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Posted by on Jul 8, 2018 in MUSIC, Music | 0 comments

Great Music Chapter 23

One of my goals in the music series is to introduce TMV’ers to music and composers they might not run into normally. This week I want to introduce Ludovico Einaudi, a contemporary Italian composer. Ludovico is not one of those “old dead white guys” of classical music. That is the phrase some of my piano students use when I start them on Classical piano literature. He was born in 1955 in Turin, Italy. The only musical traits in his family was a maternal grandfather played the piano while his paternal grandfather, Luigi, was President of Italy after WWII.

Ludovico enjoyed making up songs on his guitar as a teenager but then entered the Milan Conservatory where he was immersed in Classical music. Even though he graduated from the Conservatory when he was 17, he never gave up his interest in all kinds of music and musical instruments.
Piano was never a instrument of choice for Einaudi, he was mainly interested in composing and trying out new sounds. He even wrote music for a Harp. Even though he was only 17 when he graduated from the Conservatory he immediately started writing film scores for many Italian movies. His music is dreamy and he soon tried to adapt his musical approach to the piano.

If it were not for YouTube, Einaudi would have probably remained a minor Italian composer. However, once he and others started to put his music up on YouTube he became an International sensation. Unlike others, he never really tried to monetize his music on YouTube. Others who actually put his music on the site captured tens of millions of views and all the resulting advertizing revenue. However, no one should feel sorry for Luovico since he now tours the world giving performances to sold out venues. Without the exposure to his music on YouTube, this would be impossible. Without further ado, here is the link to:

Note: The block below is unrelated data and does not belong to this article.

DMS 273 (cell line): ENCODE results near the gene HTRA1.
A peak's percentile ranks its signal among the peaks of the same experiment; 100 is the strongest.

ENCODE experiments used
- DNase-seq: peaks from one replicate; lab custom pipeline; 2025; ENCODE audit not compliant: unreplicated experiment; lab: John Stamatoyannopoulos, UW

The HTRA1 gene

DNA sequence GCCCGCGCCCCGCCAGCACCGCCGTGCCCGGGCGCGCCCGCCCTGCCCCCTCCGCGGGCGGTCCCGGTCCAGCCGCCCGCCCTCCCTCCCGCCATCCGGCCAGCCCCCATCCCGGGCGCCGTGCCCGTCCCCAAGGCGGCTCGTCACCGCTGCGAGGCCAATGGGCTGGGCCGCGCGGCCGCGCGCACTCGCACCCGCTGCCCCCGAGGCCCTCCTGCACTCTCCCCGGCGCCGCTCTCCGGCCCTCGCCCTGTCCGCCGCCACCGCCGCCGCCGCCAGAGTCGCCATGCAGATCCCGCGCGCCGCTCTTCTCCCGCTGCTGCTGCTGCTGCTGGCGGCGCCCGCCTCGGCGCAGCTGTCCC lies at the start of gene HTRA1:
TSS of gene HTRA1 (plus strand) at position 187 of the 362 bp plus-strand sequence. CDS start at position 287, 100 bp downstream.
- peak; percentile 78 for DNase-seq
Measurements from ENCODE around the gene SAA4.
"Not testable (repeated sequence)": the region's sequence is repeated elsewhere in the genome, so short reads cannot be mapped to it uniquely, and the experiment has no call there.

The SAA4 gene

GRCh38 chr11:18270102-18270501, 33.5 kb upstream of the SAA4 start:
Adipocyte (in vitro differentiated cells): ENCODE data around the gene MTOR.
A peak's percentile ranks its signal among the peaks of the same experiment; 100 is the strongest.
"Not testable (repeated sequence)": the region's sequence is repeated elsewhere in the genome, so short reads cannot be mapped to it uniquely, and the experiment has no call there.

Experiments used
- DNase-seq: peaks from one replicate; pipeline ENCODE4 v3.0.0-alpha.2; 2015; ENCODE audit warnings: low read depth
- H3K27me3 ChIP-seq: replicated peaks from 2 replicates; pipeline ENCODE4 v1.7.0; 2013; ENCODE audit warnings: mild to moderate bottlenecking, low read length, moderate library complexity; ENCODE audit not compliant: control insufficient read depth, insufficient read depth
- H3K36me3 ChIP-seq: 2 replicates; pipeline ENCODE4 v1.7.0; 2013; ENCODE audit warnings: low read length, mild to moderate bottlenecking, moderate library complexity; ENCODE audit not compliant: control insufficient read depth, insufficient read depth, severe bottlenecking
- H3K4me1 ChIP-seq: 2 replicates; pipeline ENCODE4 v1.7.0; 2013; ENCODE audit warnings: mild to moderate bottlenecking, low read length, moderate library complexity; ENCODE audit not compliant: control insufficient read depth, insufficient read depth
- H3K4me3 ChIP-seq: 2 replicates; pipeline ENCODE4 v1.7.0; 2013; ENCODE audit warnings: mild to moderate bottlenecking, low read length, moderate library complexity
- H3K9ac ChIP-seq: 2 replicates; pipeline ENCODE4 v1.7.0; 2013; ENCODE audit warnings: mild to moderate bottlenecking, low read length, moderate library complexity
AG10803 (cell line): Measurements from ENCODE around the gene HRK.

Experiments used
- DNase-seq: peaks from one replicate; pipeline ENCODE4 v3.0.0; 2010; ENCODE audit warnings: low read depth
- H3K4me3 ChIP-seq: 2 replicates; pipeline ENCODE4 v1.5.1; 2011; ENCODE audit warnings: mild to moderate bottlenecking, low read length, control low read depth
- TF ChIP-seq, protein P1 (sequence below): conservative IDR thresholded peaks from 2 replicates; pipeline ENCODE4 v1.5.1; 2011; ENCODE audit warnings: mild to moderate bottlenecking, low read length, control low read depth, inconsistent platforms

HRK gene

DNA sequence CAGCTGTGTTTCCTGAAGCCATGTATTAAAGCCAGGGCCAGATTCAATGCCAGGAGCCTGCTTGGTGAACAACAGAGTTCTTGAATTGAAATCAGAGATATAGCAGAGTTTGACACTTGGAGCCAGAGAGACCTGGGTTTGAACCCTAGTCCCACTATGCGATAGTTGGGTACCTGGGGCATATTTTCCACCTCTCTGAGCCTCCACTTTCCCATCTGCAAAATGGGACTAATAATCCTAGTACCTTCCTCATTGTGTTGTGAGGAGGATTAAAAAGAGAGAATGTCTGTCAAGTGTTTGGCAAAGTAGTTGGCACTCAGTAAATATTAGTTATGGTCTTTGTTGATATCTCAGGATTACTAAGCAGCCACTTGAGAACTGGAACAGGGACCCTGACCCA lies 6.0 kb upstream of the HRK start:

Primavera – Ludovico Einaudi

Musicians refer to music like Einaudi’s as “soundscape” which is using sounds and melodies to portray an emotional picture similar to impressionist paintings. In other words, one can kind of see what the painting, or the music, is about but not clearly. Most classical musicians abhor this kind of music and it is not allowed to be played for any of the classical music organizations and competitions my wife and I belong to. Some classical musicians can be real fuddy-duddies when it comes to modern music.

To test my hypothesis, I entered one of my students in the International Golden Key competitions for the right to play at Carnegie Hall. He loved the music by the Piano Guys and so I entered him playing “Waterfall” by the Piano Guys pianist, Jon Schmidt. In addition to the video of him playing this piece of music, I doctored up the sheet music that has to be submitted with the video to look old fashioned and put the name of the composer as Johannes Schmidt.(photoshop is amazing). Sure enough, the panel of classical music judges never caught on (they would not know the Piano Guys from a hole in the ground) and awarded my student first place and in their critique they raved about this obscure piece of Classical Music. On April 29, 2018 my student performed Waterfall at Carnegie.

The audience probably never heard music like that in Carnegie’s hallowed halls before. And since the NY Times music critic squealed to the President of Golden Key, who admonished me for cheating, may never hear again. Music is music and the ear palate needs variety like a food palate and this is why TMV is hearing such a wide range of musical genres.

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